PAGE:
Anyway some more things for me to think about. I absolutely think it is solvable problem, I am just stuck trying to find a workable solution.

RyanfaeScotland

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Re: How to increase interest in hacking?
« Reply #118 on: March 09, 2016, 05:11:40 pm »
Yeah, probably, I always start off pretty apprehensive and then become more relaxed as the video goes on. Yup savestates to Action Replay would be easy which is why it would be the next part after save state comparison, it is easy to do and it adds a new skill and it lets learners see something really cool, their edits working on real hardware.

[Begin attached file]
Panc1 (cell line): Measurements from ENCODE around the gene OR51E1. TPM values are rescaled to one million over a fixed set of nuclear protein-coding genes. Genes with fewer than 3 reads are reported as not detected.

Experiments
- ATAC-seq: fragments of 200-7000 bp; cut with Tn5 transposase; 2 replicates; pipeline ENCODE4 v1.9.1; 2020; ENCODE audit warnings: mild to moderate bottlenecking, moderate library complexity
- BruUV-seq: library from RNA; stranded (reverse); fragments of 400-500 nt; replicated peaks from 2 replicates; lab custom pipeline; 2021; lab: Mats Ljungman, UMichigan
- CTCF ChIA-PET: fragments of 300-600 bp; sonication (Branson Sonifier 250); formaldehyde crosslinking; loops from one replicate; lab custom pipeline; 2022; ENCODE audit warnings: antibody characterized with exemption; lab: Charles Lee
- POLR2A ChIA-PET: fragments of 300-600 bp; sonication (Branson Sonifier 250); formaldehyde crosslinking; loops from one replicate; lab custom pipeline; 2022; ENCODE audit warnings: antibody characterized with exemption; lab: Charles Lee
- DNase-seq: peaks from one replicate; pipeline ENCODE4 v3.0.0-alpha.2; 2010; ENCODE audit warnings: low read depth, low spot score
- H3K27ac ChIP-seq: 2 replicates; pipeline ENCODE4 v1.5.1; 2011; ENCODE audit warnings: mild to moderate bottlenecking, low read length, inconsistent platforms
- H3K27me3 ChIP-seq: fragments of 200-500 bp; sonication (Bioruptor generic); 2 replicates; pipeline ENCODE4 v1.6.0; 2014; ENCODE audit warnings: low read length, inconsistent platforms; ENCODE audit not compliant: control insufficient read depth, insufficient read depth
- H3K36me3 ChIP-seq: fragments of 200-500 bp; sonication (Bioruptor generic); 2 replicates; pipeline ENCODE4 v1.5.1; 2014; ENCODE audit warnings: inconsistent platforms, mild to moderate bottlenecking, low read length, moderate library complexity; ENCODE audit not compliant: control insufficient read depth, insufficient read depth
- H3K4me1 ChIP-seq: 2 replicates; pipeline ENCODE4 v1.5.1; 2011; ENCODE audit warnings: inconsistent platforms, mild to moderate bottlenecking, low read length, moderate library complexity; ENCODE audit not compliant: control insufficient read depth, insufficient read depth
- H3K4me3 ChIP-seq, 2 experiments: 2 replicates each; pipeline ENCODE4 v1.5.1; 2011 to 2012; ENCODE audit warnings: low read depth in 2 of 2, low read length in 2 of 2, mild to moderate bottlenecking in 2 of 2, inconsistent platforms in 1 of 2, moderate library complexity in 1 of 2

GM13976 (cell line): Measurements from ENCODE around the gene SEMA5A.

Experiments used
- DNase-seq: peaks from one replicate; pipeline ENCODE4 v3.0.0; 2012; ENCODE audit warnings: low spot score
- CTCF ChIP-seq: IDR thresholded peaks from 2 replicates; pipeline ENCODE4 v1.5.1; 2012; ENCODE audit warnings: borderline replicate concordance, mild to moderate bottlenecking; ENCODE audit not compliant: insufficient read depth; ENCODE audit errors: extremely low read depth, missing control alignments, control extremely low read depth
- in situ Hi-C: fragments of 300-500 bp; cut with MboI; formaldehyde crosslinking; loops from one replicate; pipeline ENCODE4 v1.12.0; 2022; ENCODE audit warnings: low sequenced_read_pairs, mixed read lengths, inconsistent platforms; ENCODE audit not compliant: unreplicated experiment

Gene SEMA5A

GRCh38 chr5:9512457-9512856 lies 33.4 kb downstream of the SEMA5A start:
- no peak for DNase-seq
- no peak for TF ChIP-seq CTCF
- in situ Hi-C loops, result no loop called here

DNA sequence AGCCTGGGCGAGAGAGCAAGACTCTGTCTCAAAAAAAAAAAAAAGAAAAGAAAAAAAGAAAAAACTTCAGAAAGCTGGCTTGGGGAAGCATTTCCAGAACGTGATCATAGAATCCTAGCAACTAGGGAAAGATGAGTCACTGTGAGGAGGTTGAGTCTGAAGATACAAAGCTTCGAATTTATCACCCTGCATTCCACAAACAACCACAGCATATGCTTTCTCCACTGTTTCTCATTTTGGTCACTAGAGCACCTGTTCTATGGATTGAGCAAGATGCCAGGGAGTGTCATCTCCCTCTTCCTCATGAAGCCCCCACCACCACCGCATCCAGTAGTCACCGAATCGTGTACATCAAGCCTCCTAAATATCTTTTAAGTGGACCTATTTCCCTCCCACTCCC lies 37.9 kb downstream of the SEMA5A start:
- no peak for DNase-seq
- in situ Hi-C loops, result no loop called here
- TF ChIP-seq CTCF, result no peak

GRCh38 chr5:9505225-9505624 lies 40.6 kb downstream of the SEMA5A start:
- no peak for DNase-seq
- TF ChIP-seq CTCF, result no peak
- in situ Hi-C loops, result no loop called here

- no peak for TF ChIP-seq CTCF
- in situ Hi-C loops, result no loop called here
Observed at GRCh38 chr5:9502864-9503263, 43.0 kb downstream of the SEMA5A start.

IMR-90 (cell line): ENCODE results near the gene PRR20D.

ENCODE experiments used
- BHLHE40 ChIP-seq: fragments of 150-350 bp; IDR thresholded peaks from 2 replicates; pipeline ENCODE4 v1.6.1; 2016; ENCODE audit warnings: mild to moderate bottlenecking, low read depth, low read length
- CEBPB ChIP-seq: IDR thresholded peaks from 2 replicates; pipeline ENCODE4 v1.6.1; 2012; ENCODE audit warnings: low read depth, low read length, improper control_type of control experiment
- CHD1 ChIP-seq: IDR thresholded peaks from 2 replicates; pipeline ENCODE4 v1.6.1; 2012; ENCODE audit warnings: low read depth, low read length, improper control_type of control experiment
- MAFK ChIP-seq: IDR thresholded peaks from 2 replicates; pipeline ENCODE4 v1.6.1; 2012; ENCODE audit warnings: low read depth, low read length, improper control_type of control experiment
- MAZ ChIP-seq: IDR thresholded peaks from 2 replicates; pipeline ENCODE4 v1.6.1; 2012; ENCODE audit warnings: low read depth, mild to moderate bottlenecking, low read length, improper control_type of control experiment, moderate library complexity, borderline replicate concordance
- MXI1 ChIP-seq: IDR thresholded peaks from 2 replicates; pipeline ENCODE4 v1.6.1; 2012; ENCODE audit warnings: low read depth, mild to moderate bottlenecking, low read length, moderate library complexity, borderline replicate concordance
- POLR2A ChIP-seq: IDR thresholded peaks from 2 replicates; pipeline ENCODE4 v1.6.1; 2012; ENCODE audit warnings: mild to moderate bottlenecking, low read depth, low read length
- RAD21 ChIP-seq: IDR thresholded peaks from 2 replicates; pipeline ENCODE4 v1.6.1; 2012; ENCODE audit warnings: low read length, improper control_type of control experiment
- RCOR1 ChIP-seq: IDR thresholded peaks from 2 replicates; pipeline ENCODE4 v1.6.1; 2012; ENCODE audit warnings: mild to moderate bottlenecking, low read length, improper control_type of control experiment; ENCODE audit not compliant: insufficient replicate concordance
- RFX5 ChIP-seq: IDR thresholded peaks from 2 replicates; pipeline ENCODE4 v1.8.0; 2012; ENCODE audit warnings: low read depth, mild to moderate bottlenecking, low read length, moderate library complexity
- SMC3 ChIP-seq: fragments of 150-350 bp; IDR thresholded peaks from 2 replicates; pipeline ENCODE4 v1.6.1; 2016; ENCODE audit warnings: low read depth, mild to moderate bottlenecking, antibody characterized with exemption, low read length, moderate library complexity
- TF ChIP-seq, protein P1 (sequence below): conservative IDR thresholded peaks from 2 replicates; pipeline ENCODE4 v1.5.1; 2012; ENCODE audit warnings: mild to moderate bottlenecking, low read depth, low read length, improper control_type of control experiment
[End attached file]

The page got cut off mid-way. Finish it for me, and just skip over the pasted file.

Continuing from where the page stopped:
Yes YouTube jumping back and forth kinda sucks which is another reason for many small videos rather than lots of topics in one half hour one. Could also use the description and timestamps in it to make life easier for people.

Sure PDFs are good as a reference to have along side or even to read when on the bus or just chilling out but there is a call for the same stuff in video as well. Sometimes it is good to see exactly what the teacher is doing, you can also watch and learn from it in other situations such as having it on in the background whilst doing another task whilst reading requires your full attention.

The CAD video is good, I'm not too keen on that tutorial voice but it is clear and easy to follow.